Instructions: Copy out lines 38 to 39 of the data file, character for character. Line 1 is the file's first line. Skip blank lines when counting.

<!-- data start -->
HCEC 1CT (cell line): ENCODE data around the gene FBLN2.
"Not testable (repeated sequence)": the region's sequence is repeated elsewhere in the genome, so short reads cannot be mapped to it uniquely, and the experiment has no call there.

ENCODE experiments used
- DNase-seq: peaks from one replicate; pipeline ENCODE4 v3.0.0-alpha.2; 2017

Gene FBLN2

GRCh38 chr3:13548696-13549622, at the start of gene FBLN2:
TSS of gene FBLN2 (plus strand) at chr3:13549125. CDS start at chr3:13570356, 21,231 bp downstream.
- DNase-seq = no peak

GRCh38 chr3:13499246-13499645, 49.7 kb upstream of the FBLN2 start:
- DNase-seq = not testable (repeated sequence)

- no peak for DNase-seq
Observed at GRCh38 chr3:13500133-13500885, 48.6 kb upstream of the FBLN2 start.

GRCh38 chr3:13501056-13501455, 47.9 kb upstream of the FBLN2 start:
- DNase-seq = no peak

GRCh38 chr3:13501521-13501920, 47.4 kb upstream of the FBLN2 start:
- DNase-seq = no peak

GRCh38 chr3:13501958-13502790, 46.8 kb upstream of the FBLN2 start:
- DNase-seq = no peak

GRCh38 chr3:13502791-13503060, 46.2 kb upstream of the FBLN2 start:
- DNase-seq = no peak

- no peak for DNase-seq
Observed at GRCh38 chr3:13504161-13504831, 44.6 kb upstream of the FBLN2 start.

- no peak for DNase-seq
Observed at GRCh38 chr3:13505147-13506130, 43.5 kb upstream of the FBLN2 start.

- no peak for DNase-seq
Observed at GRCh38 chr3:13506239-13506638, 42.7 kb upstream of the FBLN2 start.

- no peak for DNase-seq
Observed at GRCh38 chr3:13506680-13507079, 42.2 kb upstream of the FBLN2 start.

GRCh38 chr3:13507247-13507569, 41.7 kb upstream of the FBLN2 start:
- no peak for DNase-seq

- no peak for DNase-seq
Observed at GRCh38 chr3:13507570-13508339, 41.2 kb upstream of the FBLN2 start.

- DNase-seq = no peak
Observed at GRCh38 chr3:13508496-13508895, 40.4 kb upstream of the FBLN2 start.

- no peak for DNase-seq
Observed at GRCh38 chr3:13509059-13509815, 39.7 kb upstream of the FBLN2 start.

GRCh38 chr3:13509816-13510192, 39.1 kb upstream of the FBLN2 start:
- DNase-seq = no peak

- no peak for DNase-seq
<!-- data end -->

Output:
- DNase-seq = no peak

- no peak for DNase-seq